To prepare a bird for roasting, follow these steps.
1. If desired, rinse a whole bird thoroughly on the outside as well as inside the body and neck cavities. Pat dry with paper towels. If desired, sprinkle inside of the body cavity with salt.
2. For an unstuffed bird, if desired, place quartered onions and celery in body cavity. Pull neck skin to back and fasten with a skewer. If a band of skin crosses tail, tuck drumsticks under band. If there is no band, tie drumsticks to tail. Twist wing tips under the back. To stuff a bird (do not stuff duckling or goose), just before cooking spoon some stuffing loosely into the neck and body cavities. Fasten neck skin and secure the drumsticks and wings as for an unstuffed bird.
3. Place bird, breast side up, on a rack in a shallow roasting pan; brush with cooking oil and, if desired, sprinkle with a crushed dried herb, such as thyme or oregano. (When cooking a domestic duckling or goose, use a fork to prick skin generously all over and omit cooking oil.) For large birds, insert a meat thermometer into center of one of the inside thigh muscles. The thermometer should not touch the bone.
4. Cover Cornish game hen, pheasant, squab, and whole turkey with foil, leaving air space between bird and foil. Lightly press the foil to the ends of drumsticks and neck to enclose bird. Leave all other types of poultry uncovered.
5. Roast in an uncovered pan. Two-thirds through roasting time, cut band of skin or string between drumsticks. Uncover bird the last 45 minutes of roasting for larger birds or the last 30 minutes of roasting for smaller birds. Continue roasting until the meat thermometer registers 180 degrees F in thigh muscle (check temperature of thigh in several places) or until drumsticks move easily in their sockets and juices run clear. Center of stuffing should register 165 degrees F. (For a whole or half turkey breast, thermometer should register 170 degrees F.) Remove bird from oven; cover. Allow whole birds and turkey portions to stand for 15 minutes before carving. (For more oven temperatures and roasting times download the chart below. Downloading requires Adobe Acrobat software.)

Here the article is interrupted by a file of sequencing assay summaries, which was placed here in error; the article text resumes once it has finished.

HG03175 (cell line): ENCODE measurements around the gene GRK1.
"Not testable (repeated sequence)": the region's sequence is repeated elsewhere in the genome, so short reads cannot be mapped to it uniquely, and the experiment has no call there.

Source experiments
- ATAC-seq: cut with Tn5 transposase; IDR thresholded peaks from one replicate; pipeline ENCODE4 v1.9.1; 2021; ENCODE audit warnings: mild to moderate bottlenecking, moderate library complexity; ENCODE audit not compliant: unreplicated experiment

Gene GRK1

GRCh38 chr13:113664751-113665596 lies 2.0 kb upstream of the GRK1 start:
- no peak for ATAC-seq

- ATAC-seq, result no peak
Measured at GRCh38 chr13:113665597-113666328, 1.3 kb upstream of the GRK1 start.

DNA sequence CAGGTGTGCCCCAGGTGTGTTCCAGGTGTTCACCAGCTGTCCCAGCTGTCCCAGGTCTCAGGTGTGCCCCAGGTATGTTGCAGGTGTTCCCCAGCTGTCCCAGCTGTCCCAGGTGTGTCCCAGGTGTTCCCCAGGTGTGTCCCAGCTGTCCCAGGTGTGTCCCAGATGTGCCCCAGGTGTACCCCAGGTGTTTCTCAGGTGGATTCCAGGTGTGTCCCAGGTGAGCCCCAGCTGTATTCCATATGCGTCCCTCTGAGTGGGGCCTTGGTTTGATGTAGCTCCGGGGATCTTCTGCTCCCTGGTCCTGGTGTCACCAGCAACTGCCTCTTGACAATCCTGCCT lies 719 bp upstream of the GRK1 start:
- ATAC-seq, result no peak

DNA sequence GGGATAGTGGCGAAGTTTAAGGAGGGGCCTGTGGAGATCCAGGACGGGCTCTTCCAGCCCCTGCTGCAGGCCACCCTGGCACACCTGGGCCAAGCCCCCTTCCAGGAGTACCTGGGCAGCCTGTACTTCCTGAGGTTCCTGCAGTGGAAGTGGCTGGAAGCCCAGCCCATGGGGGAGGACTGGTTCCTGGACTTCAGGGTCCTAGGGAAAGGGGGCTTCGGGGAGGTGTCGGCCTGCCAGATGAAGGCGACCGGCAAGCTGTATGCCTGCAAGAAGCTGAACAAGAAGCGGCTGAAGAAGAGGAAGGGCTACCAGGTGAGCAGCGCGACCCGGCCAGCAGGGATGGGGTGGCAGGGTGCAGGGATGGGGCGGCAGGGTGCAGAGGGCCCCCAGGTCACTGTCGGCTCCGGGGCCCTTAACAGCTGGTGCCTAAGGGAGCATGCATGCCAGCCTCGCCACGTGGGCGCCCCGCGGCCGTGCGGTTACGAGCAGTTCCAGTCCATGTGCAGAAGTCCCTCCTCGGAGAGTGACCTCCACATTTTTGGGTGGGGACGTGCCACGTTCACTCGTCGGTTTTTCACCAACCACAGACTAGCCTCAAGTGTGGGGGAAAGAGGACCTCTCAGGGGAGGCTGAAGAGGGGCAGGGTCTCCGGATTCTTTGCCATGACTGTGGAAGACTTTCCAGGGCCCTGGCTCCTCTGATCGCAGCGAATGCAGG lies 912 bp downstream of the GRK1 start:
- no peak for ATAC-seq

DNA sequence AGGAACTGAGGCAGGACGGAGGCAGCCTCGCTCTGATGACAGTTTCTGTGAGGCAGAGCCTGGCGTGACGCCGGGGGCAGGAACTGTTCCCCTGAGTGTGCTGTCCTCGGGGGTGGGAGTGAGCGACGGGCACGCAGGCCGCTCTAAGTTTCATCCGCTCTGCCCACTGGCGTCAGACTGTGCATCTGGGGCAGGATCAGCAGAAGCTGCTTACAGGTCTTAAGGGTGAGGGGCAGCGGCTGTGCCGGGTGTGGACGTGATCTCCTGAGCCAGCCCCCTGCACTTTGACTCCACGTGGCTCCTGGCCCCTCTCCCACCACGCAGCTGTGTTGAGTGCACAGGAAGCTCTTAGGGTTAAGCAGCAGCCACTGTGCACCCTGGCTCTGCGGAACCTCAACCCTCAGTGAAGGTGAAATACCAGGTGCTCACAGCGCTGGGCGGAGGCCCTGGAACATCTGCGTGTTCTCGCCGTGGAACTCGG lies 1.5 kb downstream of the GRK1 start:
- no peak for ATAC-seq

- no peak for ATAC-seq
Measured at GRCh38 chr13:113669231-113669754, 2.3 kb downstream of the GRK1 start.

I??m Lauren with Better Homes and Gardens Test Kitchen. Roasting a chicken is a technique every cook should master, and with our Secrets to Success, you can cook it to perfection every time. Let me show you what I??m talking about. The really interesting secret is to roast on a bed of vegetables like thick slices of onions, stalks of celery or big chunks of carrots. The whole idea is to elevate the bird off of the bottom of the pan, so the air circulates and it doesn??t steam in its own juices. Of course a roasting rack works fine too, but if you don??t have one or don??t want to mess with cleaning one, this vegetable rack is a flavorful solution and you can even eat the rack. This secret isn??t just for chicken. It works for turkey, pork and beef roasts too. Since air circulation is so important in roasting, tent the chicken loosely with foil before putting it in the oven. The foil will trap heat of it and keep the temperature around it more even. But be sure the foil is loose or steam will get trapped inside and make the skin soggy. One last thing to keep in mind, always let the roasted chicken rest for at least 15 minutes before carving. Now, this is critical. The rest period allows juices to redistribute and will help ensure tender, juicy meat. Better Homes and Gardens has the secrets to success for a perfect roasting every time.